In an effort to contain mounting popular discontent, the government earlier this week announced a 30-percent increase in public-sector salaries.

The move failed to dampen the protests, however, which erupted after a sharp drop in the value of Yemen’s rial from about 515 to the dollar last month to a current 630.

At the beginning of 2015, the rial had traded at roughly 215 to the greenback.

Yemen has remained wracked by violence since 2014, when Houthi rebels overran much of the country, forcing Yemen’s pro-Saudi government to take up temporary residence in Aden.

Top Middle East US general visits Abu Dhabi

ABUDHABI (AA) – The top U.S. general in the Middle East on Monday met Abu Dhabi Crown Prince Mohamed bin Zayed Al Nahyan, state media reported.

Gen. Joseph Votel, head of the U.S. Central Command (CENTCOM), which oversees U.S. troops in the region, discussed bilateral ties and cooperation in the military and defense sectors, news agency WAM said.

CENTCOM has not issued a statement on the meeting yet.

Roughly 5,000 U.S. soldiers are stationed at the UAE’s Al Dhafra Airbase, while the country also hosts U.S. troops in the Jebel Ali port which, is used by the U.S. Marines.

Turkey's Roketsan sets record with rocket artillery

By Goksel Yildirim

ANKARA (AA) – Turkey’s leading defense contractor has set a record with the world's largest rocket artillery, the company announced on Sunday.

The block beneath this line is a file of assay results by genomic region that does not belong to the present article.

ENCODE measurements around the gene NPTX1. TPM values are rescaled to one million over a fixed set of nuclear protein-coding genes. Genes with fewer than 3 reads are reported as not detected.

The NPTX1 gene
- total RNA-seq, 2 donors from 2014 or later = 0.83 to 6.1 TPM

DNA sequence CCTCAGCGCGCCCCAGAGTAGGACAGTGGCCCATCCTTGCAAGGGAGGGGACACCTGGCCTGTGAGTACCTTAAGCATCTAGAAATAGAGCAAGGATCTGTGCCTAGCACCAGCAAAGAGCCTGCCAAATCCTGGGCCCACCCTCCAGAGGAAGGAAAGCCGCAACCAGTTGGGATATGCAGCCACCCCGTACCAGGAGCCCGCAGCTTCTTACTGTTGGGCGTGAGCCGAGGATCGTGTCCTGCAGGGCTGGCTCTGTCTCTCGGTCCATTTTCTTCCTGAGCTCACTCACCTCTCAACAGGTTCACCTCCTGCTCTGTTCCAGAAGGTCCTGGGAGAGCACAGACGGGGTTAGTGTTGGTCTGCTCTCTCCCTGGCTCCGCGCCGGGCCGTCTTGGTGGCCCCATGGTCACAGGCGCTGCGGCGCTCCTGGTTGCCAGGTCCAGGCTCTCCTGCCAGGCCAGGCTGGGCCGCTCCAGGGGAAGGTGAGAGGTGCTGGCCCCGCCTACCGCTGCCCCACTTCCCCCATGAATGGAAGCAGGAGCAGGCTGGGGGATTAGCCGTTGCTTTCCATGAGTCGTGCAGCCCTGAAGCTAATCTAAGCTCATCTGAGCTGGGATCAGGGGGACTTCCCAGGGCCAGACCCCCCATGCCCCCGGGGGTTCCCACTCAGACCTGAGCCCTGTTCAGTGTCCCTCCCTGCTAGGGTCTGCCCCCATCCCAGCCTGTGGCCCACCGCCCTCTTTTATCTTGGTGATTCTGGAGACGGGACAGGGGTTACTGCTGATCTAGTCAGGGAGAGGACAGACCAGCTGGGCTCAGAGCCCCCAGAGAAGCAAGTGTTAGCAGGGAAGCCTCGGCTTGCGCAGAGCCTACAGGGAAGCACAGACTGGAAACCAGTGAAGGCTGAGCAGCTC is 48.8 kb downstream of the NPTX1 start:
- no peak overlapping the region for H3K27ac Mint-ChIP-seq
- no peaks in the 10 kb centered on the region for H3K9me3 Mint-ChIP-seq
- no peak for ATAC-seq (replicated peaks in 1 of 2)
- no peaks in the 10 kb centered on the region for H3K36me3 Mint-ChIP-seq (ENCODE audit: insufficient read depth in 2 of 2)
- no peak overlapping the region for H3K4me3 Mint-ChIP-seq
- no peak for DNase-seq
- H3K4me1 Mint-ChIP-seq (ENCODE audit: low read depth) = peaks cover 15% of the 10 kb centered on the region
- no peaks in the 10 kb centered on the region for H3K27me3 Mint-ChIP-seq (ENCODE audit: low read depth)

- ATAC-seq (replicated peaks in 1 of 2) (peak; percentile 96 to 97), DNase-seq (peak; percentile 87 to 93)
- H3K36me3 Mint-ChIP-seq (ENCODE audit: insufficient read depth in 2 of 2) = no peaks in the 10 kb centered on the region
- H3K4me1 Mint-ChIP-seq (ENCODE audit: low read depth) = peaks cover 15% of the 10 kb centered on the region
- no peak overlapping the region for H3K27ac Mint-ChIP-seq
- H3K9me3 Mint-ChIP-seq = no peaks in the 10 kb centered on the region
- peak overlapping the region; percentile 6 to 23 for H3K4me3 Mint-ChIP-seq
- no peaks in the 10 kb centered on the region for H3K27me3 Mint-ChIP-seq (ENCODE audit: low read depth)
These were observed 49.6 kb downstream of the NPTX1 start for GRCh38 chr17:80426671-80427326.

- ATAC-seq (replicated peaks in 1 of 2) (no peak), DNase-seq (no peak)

Jobaria, a multiple cradle rocket launcher developed by Roketsan for the United Arab Emirates (UAE), has racked up a Guinness World Record for the world's largest rocket artillery in terms of the number of barrels, the company said in a statement sent to journalists.

The system, considered the world's strongest 122-millimeter artillery rocket system, has four rocket launchers attached to a 10-wheeled semitrailer, each carrying a 122-milimeter rocket.

This artillery rocket system can fire 240 rockets at targets with a maximum range of around 37 kilometers (23 miles). The rockets can destroy an area of four square kilometers.

Last year Aselsan, Turkey's leading defense company, had revenues of $1.4 billion, up from $1.2 billion in 2016. It is active in military and civil telecommunications, radar, electronic warfare, defense, weapons, and command and control and navigation systems.

Abu Dhabi crown prince arrives in Cairo for talks

By Hussein Elkabany

CAIRO (AA) – Abu Dhabi Crown Prince Mohammed bin Zayed arrived in Cairo on Tuesday for an unannounced visit.

Egyptian President Abdel-Fattah al-Sisi received bin Zayed at Cairo International Airport amid tight security.

Bassem Radi, a spokesman for Egypt’s presidency, told local media that the two leaders planned to discuss “means of strengthening bilateral relations and recent regional developments”.

The United Arab Emirates, of which Abu Dhabi serves as capital, has been a primary supporter of Egypt’s al-Sisi regime, which came to power on the back of a 2013 military coup.

UPDATE – Yemen’s Houthis propose ceasefire initiative

ADDS NEW TWEET FROM HOUTHI OFFICIAL

By Mohamed al-Samei and Murad al-Arifi

SANAA (AA) – A leader of Yemen’s Houthi rebel group on Tuesday unveiled an initiative aimed at halting all military activity in the war-weary country.